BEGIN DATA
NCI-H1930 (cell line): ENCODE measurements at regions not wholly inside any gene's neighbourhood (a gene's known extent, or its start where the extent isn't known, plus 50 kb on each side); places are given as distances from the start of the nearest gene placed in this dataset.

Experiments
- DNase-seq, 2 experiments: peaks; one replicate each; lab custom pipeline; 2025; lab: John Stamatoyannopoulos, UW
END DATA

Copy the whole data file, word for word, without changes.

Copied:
NCI-H1930 (cell line): ENCODE measurements at regions not wholly inside any gene's neighbourhood (a gene's known extent, or its start where the extent isn't known, plus 50 kb on each side); places are given as distances from the start of the nearest gene placed in this dataset.

Experiments
- DNase-seq, 2 experiments: peaks; one replicate each; lab custom pipeline; 2025; lab: John Stamatoyannopoulos, UW